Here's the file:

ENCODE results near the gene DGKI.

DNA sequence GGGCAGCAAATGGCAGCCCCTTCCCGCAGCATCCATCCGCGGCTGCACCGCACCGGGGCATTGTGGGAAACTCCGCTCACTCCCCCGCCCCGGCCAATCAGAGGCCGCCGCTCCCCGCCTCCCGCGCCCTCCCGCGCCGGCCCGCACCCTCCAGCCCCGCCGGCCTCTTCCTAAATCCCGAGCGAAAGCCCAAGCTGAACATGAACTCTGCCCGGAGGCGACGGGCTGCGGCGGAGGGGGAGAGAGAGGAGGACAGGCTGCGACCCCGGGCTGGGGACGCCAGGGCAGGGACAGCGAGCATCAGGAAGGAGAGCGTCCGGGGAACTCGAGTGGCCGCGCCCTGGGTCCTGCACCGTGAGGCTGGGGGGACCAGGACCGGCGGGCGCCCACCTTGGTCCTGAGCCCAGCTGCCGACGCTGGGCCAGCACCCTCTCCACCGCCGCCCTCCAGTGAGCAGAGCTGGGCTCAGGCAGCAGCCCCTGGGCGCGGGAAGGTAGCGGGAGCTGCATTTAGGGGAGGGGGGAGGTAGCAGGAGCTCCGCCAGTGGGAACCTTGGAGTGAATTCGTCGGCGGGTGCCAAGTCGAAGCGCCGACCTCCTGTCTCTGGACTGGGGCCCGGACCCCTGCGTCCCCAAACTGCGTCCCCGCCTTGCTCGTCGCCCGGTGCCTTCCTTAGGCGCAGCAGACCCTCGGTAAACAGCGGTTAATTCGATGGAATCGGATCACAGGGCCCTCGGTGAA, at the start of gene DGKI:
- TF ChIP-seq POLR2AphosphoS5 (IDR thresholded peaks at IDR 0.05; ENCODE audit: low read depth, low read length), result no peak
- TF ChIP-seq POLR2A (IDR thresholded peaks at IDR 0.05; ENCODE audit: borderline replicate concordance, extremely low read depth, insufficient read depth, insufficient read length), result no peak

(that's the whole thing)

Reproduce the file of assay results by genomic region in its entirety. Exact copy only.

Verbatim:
ENCODE results near the gene DGKI.

DNA sequence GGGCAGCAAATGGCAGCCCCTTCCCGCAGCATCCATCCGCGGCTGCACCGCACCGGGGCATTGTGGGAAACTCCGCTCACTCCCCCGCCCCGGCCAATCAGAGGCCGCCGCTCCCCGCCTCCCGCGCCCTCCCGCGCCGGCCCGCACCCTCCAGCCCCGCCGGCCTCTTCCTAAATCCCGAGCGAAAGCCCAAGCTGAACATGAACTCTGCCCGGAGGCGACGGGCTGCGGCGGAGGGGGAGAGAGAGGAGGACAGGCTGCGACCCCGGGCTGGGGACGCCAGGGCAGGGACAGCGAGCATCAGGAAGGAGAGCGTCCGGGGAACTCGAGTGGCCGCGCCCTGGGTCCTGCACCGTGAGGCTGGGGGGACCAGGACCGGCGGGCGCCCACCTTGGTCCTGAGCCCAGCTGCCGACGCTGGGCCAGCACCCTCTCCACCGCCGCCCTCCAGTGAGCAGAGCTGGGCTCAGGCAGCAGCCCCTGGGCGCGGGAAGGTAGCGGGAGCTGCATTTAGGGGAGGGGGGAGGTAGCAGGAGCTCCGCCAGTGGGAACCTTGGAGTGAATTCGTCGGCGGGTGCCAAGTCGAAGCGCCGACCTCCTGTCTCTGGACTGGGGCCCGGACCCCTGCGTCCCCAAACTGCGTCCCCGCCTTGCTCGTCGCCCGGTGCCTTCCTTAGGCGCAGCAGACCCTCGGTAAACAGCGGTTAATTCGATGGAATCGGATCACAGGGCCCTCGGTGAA, at the start of gene DGKI:
- TF ChIP-seq POLR2AphosphoS5 (IDR thresholded peaks at IDR 0.05; ENCODE audit: low read depth, low read length), result no peak
- TF ChIP-seq POLR2A (IDR thresholded peaks at IDR 0.05; ENCODE audit: borderline replicate concordance, extremely low read depth, insufficient read depth, insufficient read length), result no peak